When I was ten, I moved to my own room.
Tiny, but swaddled warm by walls of cream.
And from the east, the morning light consumed
What gloom might last of ling’ring night, now dreams.
With colors bright, a view (but not too much)
Of a new world. Daily on window’s sill
I perched to watch the trees the breeze would touch.
The birds flew by; my heart would lose its chill.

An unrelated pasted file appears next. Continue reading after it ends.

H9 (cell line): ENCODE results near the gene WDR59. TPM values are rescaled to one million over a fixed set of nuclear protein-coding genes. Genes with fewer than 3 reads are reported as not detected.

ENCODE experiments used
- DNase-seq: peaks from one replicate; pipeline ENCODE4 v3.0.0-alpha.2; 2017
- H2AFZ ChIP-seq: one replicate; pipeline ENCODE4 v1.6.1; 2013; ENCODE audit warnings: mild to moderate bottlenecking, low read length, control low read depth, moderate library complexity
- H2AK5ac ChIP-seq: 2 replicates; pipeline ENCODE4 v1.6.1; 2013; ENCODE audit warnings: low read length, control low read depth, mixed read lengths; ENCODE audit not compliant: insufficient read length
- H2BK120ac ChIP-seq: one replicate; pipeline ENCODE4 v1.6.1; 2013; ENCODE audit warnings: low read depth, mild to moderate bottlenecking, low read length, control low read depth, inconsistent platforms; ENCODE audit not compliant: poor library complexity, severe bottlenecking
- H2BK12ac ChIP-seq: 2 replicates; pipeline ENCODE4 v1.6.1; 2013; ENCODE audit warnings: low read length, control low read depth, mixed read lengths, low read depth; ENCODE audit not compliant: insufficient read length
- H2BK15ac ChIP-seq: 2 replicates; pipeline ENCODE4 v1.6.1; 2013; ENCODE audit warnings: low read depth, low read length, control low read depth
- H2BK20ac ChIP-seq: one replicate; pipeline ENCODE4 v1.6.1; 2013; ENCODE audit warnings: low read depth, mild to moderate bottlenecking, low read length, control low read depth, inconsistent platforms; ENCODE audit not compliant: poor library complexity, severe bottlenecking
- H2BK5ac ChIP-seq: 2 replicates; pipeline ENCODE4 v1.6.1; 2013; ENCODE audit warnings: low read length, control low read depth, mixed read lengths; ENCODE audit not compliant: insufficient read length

But not too long ago, the view grew pale.
I longed for warmth my view had ceased to provide,
The breeze was still, the air turned stagnant, stale.
My room, once small and warm, now cold inside.
This confinement will soon shrivel my soul,
A wider view, the world is now my goal.
Photo Credit: Angelina Risnoveanu